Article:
On April 22, 2020, an E-3 tornado touched down in Jacinto County and continued east into Polk County, crossing Lake Livingston and damaging neighborhoods and structures in the city of Onalaska, TX. The NWS reports the storm’s path was 32 miles, with winds of up to 140 mph, injuring 33 and killing 3. The storm damaged 291 homes and destroyed 49.

            Minuteman Disaster Response (MDR) showed up at the scene about a week later, with an organized team of 33 well-trained volunteers to begin the process of clean-up.
Randy Rogan, a long-time Minuteman volunteer of about 4 years, was on the team deployed to Onalaska, and said the damage there was “absolutely catastrophic.”
“We were dispatched to a homesite and I was the navigator,” he said. Rogan has been on about 8 deployments with MDR. “As we came down the street littered with debris, I was looking for the correct [home.] We found addresses before and after the address we were seeking, but then we realized the lot where we stopped — totally covered with debris and no home — was our address. We talked later to the owner, and her husband and kids were there [during the storm], and she was at work. They were able to get out before the storm hit and nothing was left.”

            The MDR team stayed and worked for 2,272 man-hours, clearing damaged trees and debris, cleaning up homes, and doing what they could to help the Onalaska community get back to normal as best they could. This deployment was during the beginning of the COVID-19 pandemic, which presented its own set of challenges. Typically, Minuteman Disaster Response brings their own sleeper trailers for the crew to spend the night in, but due to COVID-19 safety protocols, the team set up camp in a local church. Rogan said other than taking these necessary precautions, their deployment was not greatly affected and they were able to carry out their work as usual.

            Gina Calvert, a Minuteman volunteer of one year, said one story, in particular, stood out to her while deployed in Onalaska. During the storm, this lady stood in her doorway and rebuked the storm in the name of Jesus.
“The only damage on her property was the tops of the trees broken off and her boat flipped, while the only thing left on her neighbor's property was the kitchen table and a closet — that resident survived!” Calvert said. “It was humbling to see the gratitude and faith of those who suffered loss, and amazing to see how many people pour into the area to help. Many people rejected help because their neighbors needed it worse.”

            Rogan also shared an impactful story he heard from the deployment.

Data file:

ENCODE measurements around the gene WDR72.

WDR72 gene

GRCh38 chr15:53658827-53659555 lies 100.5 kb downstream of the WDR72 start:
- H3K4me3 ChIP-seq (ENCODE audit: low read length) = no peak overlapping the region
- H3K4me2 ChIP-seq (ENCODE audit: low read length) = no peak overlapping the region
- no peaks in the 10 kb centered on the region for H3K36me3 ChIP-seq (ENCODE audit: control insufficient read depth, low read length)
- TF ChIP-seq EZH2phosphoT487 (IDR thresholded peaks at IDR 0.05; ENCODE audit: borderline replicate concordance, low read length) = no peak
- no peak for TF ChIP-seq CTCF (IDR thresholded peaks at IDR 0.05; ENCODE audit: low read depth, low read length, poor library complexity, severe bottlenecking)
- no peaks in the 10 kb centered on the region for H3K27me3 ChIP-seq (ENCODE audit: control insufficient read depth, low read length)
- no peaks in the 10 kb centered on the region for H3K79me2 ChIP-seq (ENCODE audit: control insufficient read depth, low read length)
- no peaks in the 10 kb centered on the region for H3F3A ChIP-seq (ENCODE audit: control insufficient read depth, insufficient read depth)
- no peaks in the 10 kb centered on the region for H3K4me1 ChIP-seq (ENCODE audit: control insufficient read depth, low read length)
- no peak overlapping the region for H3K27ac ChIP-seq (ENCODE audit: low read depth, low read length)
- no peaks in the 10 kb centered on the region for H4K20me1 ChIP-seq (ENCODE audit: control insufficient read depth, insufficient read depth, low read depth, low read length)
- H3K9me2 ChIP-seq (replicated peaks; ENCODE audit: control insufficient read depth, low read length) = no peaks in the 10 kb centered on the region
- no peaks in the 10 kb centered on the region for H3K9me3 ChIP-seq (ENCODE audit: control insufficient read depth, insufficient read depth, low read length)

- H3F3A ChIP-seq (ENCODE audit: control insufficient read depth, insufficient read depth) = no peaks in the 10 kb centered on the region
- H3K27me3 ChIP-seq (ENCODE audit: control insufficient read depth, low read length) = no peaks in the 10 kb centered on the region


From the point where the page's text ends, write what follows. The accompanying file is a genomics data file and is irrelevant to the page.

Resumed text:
“A block over from where we were working I saw the remaining walls of a house that had been hit by the storm and a partial roof,” Rogan said. “Someone locally there told me that a family was having a barbecue outing the day of the tornado and as it approached they all went inside and gathered into the kitchen area. It was a mother and father and some children. As the storm came over, one of the man’s young sons came up to him and the father put his arm around the head of his son as they were sitting in the kitchen through the storm. All of a sudden a piece of wood pierced through the roof down through the kitchen cabinets and hit the father in his forearm that was shielding his son. It broke the father’s arm but the son was safe because his father was shielding him. It could’ve been tragic. Just another story of God‘s grace and protection!”

            Many, if not all, Minuteman volunteers come away from deployments with amazing stories, and a humbled heart. Calvert said she loves deployments such as Onalaska, because it feels rewarding and refreshing to do hard, manual labor — something you don’t often get the chance to do — while helping families who have just been through a devastating event.

            “You never have to do more than you're capable of, but I don't typically do manual labor like that and I found that you get out of your head and can't worry about any of your own problems,” she said. “It's hard work but I felt joy doing it — being outdoors, working shoulder to shoulder with a team, accomplishing something so important for devastated people.”

            MDR volunteers are not only organized and prepared to show up and respond to disasters, but many also have the proper training to use heavy equipment to get the jobs done quickly and more efficiently.
Calvert added, “Tree removal is AMAZING. Without a team like Minuteman, your average person is completely helpless to do this on their own.”

            Both Calvert and Rogan spoke about the exceptional leadership of Minuteman.
“It's a first-class operation in every way, and I appreciate the spiritual perspective they bring to our work,” Calvert said. “Matt, [the Executive Director,] says, ‘We're not just dragging brush off someone's property, we’re bringing the hope of Jesus into their lives.’ I found, however, that the ‘victims’ were blessing me and I experienced firsthand how the Lord is with the broken-hearted. It’s good for your own soul and I encourage everyone to try it.”